Because of the terror reigning in the camp, no further protests were possible; we were simply too stupefied by the grueling, 12-hour work shifts, the hunger and the harassment suffered at the hands of the camp authorities.
I do not know what agent was used as the anesthetic.
Operations would be repeated on the same people as many as six times – such, for example, was the experience of Barbara Pietrzyk (currently resident in Łódź, at Narutowicza Street 71, flat 9). When she was arrested in 1940, Barbara Pietrzyk was barely 15 years old, while during the operation she was just 17. Minors constituted a large percentage of operatees (up to a dozen or so).
I was operated on on 23 November 1942. It was in the afternoon and we were summoned – ten of us – to the camp hospital, or rewir [sick room, hospital – from the German Revier; translator’s note]: myself, Wacława Andrzejak (currently resident in Chełm Lubelski, Obłońska Street 49a), Jadwiga Bielska (currently resident in Lublin, 3 Maja Street 8), Krystyna Czyż (currently resident in Lublin, Weteranów Street 34), Maria Broel-Plater (currently resident in Warsaw, Grochowska Street, I do not know the house number), Jadwiga Dzido (currently in the Child Jesus Hospital following an operation), Jadwiga Gizges (I do not know her present address), Eugenia Mann (currently resident in Wohyń, district of Biała Podlaska), Eugenia Mikulska (currently in a sanatorium in Busko-Zdrój), and Anna Sienkiewicz (currently resident in Krasnystaw, Rynek Street, I do not know the number). Our group was admitted to the rewir by the physician, Oberheuser, who ordered our temperatures to be taken; this was followed by a chest x-ray. Oberheuser sent us to a hospital room where a German nurse shaved our legs. Each one of us received an injection of morphine; I do not remember whether the syringe contained 5 or 10 cm. For me, the injection was not painful. I learned that it was morphine from the German nurses and also determined this fact myself. Stupefied by the morphine, we were taken in turns to the operating theater. While in the corridor before the theater, I (and my friends) were anaesthetized by a German nurse. This was an intravenous injection administered to the flexure of the left arm.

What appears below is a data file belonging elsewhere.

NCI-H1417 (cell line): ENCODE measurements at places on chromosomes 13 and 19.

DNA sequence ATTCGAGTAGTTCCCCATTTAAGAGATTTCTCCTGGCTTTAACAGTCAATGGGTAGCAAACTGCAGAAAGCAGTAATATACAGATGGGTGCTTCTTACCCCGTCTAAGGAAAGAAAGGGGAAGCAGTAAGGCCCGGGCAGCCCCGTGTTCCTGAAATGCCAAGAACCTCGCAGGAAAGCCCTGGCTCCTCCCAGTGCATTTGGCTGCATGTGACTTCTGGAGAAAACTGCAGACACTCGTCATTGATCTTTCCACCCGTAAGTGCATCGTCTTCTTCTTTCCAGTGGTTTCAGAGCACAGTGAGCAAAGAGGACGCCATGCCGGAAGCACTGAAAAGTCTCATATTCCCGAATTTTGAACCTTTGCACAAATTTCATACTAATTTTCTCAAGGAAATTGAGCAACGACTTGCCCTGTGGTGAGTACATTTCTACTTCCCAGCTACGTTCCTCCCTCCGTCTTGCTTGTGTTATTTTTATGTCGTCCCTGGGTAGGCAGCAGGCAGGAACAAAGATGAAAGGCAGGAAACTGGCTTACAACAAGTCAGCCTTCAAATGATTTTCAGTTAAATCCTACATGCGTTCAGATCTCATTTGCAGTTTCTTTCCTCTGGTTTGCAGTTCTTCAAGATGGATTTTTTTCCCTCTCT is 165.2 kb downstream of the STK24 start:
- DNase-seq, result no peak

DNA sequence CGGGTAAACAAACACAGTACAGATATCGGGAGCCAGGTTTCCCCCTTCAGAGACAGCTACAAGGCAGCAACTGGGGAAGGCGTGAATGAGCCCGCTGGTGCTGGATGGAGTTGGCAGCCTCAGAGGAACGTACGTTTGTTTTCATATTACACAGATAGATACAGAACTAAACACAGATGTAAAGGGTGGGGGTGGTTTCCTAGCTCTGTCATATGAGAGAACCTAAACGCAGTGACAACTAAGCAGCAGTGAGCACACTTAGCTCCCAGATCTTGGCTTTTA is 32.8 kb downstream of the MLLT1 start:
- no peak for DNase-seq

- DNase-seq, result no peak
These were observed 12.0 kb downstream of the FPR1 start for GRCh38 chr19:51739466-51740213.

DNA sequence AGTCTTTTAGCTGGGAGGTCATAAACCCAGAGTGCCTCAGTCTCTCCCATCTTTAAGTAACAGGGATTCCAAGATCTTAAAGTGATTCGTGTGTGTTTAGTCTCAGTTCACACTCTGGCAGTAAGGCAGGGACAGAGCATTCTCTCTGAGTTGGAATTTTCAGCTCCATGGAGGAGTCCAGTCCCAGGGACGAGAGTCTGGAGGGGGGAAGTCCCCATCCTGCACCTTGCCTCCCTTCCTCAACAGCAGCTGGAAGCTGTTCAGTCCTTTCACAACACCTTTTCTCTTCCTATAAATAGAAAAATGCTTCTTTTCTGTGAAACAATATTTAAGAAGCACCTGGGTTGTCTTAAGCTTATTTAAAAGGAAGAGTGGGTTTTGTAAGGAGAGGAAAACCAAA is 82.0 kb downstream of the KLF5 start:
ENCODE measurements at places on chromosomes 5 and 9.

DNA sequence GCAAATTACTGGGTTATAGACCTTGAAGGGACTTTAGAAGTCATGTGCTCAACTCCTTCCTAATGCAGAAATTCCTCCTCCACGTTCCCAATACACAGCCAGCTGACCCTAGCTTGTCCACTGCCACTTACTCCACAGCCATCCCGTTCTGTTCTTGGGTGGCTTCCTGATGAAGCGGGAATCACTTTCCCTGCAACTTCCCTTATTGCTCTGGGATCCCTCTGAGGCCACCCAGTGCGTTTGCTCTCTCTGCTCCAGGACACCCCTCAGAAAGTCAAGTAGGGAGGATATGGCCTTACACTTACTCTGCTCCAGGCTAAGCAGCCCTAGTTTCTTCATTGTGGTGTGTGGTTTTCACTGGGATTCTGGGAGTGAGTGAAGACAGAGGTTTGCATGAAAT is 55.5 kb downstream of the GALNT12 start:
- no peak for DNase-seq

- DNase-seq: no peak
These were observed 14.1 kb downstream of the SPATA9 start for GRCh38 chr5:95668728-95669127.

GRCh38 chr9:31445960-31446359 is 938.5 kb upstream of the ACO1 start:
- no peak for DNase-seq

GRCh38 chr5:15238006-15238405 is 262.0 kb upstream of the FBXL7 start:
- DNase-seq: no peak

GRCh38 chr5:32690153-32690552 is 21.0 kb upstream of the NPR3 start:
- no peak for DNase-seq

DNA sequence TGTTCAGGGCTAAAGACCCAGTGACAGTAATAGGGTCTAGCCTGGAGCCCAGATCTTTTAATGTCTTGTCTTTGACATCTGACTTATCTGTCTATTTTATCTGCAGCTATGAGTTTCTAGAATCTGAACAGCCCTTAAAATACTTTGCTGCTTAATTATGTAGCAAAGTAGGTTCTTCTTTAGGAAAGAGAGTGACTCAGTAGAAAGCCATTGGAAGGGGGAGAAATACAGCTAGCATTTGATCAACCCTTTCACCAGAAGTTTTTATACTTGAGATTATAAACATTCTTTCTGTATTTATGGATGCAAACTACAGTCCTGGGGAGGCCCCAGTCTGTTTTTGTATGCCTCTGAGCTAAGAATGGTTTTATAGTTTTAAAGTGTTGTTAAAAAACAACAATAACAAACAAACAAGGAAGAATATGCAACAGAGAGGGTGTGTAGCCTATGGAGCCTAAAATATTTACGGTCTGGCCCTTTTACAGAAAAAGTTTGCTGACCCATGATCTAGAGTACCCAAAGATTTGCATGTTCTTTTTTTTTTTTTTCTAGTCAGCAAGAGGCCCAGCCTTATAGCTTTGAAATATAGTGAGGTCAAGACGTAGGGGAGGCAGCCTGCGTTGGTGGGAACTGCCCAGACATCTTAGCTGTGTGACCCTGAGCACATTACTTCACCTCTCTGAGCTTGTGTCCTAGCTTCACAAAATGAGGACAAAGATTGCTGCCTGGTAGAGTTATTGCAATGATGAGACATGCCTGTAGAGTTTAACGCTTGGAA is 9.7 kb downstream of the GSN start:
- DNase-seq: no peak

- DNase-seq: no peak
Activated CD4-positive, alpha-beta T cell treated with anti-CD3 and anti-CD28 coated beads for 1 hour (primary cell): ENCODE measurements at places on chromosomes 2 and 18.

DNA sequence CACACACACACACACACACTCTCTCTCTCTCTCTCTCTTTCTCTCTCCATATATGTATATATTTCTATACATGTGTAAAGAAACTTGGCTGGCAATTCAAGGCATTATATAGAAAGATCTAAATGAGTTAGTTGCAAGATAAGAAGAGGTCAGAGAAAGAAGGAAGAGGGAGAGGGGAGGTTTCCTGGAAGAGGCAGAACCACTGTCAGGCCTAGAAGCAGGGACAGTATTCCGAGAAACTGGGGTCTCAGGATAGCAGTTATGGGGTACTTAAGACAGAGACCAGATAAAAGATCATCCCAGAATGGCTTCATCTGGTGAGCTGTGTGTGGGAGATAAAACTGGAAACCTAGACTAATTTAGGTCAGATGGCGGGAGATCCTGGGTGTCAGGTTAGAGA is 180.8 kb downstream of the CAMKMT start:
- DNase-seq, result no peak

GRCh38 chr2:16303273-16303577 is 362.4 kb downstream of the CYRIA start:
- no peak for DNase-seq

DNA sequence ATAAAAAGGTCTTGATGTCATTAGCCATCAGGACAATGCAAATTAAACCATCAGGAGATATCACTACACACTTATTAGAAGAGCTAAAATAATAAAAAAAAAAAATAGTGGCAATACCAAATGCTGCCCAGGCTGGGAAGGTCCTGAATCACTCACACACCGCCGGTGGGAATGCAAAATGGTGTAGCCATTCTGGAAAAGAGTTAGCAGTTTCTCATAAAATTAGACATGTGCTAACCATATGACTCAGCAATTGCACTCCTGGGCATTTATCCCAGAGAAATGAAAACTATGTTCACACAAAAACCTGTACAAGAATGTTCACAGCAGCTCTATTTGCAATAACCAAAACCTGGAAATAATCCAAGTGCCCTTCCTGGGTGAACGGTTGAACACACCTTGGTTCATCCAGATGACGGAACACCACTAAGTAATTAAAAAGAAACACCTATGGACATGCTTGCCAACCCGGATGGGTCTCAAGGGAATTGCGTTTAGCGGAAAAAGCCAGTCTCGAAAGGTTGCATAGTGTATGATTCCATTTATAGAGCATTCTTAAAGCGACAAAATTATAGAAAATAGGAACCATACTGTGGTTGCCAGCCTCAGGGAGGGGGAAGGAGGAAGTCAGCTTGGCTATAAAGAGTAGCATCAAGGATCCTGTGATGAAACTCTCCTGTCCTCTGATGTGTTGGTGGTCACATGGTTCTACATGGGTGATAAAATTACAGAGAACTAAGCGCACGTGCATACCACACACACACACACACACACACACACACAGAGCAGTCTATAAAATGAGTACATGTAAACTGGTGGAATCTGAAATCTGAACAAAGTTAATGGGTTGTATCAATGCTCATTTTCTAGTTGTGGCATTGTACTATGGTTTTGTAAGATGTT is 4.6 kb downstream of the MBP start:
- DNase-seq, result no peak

I do not know the size of the ampule, nor the type of drug that I was given. I counted to 18 and lost consciousness. When I woke up, I was lying on a bed in a room. I wanted to see what my leg looked like. During my friends’ previous operations I saw that they had their legs in plaster or that they were bandaged and the bandages were bloody, which indicated that their legs had been incised, irrespective of the type of operation. However, all the women in our group were astonished that on the backs of their calves, in the middle of the right leg, there was only a small piece of plaster. I tore off the plaster and saw that there was a mark, as if a needle prick, on the leg. My companions made the same finding.
In the evening after the operation I had my temperature taken; I was running a fever above 40°. During the night I lost consciousness. I heard that my friends were raving deliriously, too.
I must add that the women who had been operated on previously were in the same room in which I and my friends were lying; because of our mutual closeness, they acted as our nurses, even though they were in a bad state of health after their operations. On the second day I found that my leg was swelling downwards and upwards from the point of the injection. I felt strong pain in my entire leg. My temperature did not fall below 40°.
On the third day the swelling continued to develop and advanced to my hip, and I could see that infection streaks were reaching right up to the hip. Over a period of three days the doctor, Oberheuser, looked at our veins and selected four women – Krystyna Czyż, Wacława Andrzejak, Jadwiga Bielska and Anna Sienkiewicz – who received a series of intravenous and intramuscular injections (from 1 to 20 cm) of an agent of unknown quality. According to my friends, the intramuscular shots were extremely painful. Nothing secreted from the needle mark.